Face to face with the guides

Twin portraits of two experienced and dedicated guides, just back from the Eiger’s North Face
Lorenz frutiger
Swiss, aged 35
Mountain guide in Grindelwald.
Lorenz Frutiger


Louis Laurent
French, aged 35
Mountain guide in Chamonix
Louis Laurent


LORENZ : I grew up in Grindelwald, and I’ve been a professional mountain guide since 2005. My father has also been working as a guide in the Alps for 30 years. He has travelled extensively, so I’ve been exposed to the guide’s profession since I was a child. But I caught the climbing bug when I was about 18, and I’ve been climbing intensively ever since. For the past 10 years, it’s been a particularly strong passion. I have two sons and one of them is two-and-a-half years old, which uses up a fair bit of time and energy.
LOUIS : I’ve lived in the Chamonix valley since I was 15. I come from a small mountain range in Auvergne called the Massif Central, where I began by skiing and had a fantastic time. Later, when I was about 18, I became interested in the mountains and developed a passion for them. I’ve had a bulimic appetite for mountain disciplines ever since. Once I get tired of working as a guide, I’ll go back to being a ski instructor again.
Lorenz Frutiger
LORENZ : The freedom to do what I want with my clients, the freedom to travel and see new places, to be outdoors, to feel the natural world around me. We’re always outside, and often alone, especially when it comes to taking decisions and being responsible for our clients, so it’s a very demanding job. Guiding clients properly isn’t always straightforward – you have to be able to arrange the right excursion at the right time, so that it motivates the client but isn’t too difficult either. Being close to your clients is often pleasant, but can get tricky if conditions or the weather are difficult.
LOUIS :The intense workload I currently have as a guide, being out all the time, is something I enjoy enormously, and takes up a great deal of energy. I now have the skillset to take people onto fairly technical types of terrain. Over the years, I’ve built up a network of clients that gives me professional fulfilment. What I like about my job is having freedom of expression – unlike many occupations, I don’t have a boss. My network of clients trust me, and it means I can tailor trips to mountain and weather conditions. I offer them various options and let them choose, depending how fit they’re feeling. They appreciate not having to think about it. Lorenz and I were joking about it on the train journey back down. With our clients, we practise “soft manipulation” to steer them towards the excursions we fancy. That’s a big motivator for us, while ensuring our clients are never disappointed. When the north faces get dangerous because the weather’s warming up, it’s time to switch to rock pillars or ridges in the sun. And that’s the way I love the mountains – choosing the best available playground, depending on the weather and conditions.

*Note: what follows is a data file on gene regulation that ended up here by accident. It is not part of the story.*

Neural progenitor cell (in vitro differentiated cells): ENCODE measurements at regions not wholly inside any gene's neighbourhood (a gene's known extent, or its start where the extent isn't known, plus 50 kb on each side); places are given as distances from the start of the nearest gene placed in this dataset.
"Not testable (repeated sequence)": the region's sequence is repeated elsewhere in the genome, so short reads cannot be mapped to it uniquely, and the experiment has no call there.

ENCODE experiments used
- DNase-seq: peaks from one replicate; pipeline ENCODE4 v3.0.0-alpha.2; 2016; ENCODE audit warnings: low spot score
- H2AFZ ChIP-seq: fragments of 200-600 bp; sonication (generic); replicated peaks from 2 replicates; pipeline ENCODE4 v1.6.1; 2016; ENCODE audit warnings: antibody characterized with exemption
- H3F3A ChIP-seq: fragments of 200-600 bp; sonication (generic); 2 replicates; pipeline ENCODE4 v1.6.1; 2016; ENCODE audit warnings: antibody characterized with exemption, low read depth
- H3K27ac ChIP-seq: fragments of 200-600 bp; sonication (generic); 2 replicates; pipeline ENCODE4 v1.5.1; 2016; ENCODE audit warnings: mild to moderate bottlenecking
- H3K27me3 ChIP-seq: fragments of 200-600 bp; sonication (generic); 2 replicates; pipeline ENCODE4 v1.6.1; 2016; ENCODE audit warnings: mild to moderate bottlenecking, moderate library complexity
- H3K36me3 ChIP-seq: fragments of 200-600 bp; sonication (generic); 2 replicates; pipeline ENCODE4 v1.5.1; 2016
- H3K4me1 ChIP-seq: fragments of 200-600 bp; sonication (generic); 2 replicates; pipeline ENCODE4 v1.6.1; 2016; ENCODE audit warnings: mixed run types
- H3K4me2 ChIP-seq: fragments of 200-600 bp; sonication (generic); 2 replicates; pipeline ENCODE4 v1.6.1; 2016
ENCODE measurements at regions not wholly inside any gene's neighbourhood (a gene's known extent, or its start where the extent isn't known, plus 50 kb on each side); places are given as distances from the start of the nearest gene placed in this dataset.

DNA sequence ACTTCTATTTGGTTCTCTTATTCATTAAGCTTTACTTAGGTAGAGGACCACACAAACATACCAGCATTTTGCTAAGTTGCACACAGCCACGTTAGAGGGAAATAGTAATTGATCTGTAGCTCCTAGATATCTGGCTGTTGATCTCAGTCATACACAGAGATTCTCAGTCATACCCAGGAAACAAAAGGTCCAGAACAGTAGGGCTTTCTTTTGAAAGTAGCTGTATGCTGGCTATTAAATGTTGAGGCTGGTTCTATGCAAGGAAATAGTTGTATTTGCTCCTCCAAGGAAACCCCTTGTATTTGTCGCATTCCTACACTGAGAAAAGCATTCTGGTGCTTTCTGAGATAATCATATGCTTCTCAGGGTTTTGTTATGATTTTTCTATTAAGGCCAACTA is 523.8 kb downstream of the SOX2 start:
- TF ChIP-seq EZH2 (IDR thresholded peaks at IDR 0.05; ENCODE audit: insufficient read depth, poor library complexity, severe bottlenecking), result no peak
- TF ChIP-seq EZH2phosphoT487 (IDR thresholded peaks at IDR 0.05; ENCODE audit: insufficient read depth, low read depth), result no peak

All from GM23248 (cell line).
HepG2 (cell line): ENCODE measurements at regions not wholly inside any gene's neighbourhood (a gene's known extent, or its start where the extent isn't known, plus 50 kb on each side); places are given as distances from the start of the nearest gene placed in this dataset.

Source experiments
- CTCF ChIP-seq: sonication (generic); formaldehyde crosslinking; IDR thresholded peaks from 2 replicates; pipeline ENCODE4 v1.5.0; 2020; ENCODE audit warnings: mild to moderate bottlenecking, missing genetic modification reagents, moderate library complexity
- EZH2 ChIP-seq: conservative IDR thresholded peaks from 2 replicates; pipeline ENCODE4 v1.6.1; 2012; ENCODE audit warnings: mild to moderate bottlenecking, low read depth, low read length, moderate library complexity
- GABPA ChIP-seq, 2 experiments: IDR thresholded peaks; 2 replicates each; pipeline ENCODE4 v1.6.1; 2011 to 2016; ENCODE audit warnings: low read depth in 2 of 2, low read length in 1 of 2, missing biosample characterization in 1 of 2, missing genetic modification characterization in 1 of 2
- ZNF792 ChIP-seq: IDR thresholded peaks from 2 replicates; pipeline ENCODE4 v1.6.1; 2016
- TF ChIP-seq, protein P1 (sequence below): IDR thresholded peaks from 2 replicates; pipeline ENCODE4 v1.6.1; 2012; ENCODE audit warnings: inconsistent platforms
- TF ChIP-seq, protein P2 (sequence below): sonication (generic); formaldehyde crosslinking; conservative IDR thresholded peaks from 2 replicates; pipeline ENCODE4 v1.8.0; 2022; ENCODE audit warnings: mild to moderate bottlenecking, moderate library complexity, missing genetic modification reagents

LORENZ : When I was young, I was inspired by two mountaineers. One is Edy Bohrin, he’s a Grindelwald guide who’s been working for 40 years with the same passion. I’ve always been in awe of him. The other is W alter Bonatti, who introduced me to the sport through his mountain books. His boundless determination to realize his projects has been an example to me.
LOUIS : Without hesitation I’d say Gaston Rebuffat, he’s been a big role model for me. His book “The Hundred Finest Routes” was my bedside book for several years. As I don’t come from the mountain-sports community, I needed reference points, and the progress curve he provides is just fantastic. The Central Pillar of Freney seemed totally beyond my reach, I thought I’d never set foot on it. And then one fine day, that’s where I found myself!


LORENZ : For me, what matters most is the challenge – achieving my objective but also learning to understand myself and getting to know other people well. The overall process keeps us developing over the long term. What’s important isn’t how high the summits are, it’s increasingly our relationship with solitude, far from the crowds and people in general, in the remoteness of the mountains, deep in the wilderness. I think that it’s deeply rooted in our genes to climb and to change perspective, to see what things look like from up top, from another angle.
LOUIS : The tremendous thing about the mountains is that they’re accepting of everyone. Children and adults, beginners and proficient athletes can really have fulfilling experiences, provided they make the right decisions in line with their skills. In my view, the mountains are accessible – It’s just a matter of willpower. And mountain sports are one of the few times when we unplug our brain from all interfering thoughts. You leave your phone and emails behind. You have to focus your concentration on being balanced in action, on living the moment . Otherwise, it’s very simple: you fall...